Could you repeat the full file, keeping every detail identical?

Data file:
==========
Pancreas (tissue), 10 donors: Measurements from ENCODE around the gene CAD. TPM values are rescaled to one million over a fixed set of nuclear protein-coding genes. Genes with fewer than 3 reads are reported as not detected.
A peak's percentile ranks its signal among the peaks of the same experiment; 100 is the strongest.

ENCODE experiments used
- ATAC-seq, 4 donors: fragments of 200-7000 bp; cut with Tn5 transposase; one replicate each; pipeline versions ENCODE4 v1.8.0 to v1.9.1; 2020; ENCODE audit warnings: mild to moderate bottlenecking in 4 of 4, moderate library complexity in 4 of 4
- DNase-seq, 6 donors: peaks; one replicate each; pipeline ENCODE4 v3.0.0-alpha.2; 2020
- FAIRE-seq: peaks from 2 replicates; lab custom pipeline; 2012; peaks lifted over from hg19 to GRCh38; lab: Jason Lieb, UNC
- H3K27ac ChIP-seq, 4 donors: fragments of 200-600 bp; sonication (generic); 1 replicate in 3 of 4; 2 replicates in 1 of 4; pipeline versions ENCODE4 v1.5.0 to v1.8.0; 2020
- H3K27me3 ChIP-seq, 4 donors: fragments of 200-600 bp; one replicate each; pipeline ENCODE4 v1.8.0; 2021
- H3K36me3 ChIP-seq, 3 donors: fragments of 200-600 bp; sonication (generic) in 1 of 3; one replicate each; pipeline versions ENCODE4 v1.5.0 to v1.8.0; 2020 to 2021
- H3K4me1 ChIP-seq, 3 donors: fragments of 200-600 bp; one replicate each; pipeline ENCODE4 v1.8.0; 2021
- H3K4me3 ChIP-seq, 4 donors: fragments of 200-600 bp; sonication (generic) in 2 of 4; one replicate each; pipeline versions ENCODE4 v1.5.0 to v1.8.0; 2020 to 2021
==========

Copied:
Pancreas (tissue), 10 donors: Measurements from ENCODE around the gene CAD. TPM values are rescaled to one million over a fixed set of nuclear protein-coding genes. Genes with fewer than 3 reads are reported as not detected.
A peak's percentile ranks its signal among the peaks of the same experiment; 100 is the strongest.

ENCODE experiments used
- ATAC-seq, 4 donors: fragments of 200-7000 bp; cut with Tn5 transposase; one replicate each; pipeline versions ENCODE4 v1.8.0 to v1.9.1; 2020; ENCODE audit warnings: mild to moderate bottlenecking in 4 of 4, moderate library complexity in 4 of 4
- DNase-seq, 6 donors: peaks; one replicate each; pipeline ENCODE4 v3.0.0-alpha.2; 2020
- FAIRE-seq: peaks from 2 replicates; lab custom pipeline; 2012; peaks lifted over from hg19 to GRCh38; lab: Jason Lieb, UNC
- H3K27ac ChIP-seq, 4 donors: fragments of 200-600 bp; sonication (generic); 1 replicate in 3 of 4; 2 replicates in 1 of 4; pipeline versions ENCODE4 v1.5.0 to v1.8.0; 2020
- H3K27me3 ChIP-seq, 4 donors: fragments of 200-600 bp; one replicate each; pipeline ENCODE4 v1.8.0; 2021
- H3K36me3 ChIP-seq, 3 donors: fragments of 200-600 bp; sonication (generic) in 1 of 3; one replicate each; pipeline versions ENCODE4 v1.5.0 to v1.8.0; 2020 to 2021
- H3K4me1 ChIP-seq, 3 donors: fragments of 200-600 bp; one replicate each; pipeline ENCODE4 v1.8.0; 2021
- H3K4me3 ChIP-seq, 4 donors: fragments of 200-600 bp; sonication (generic) in 2 of 4; one replicate each; pipeline versions ENCODE4 v1.5.0 to v1.8.0; 2020 to 2021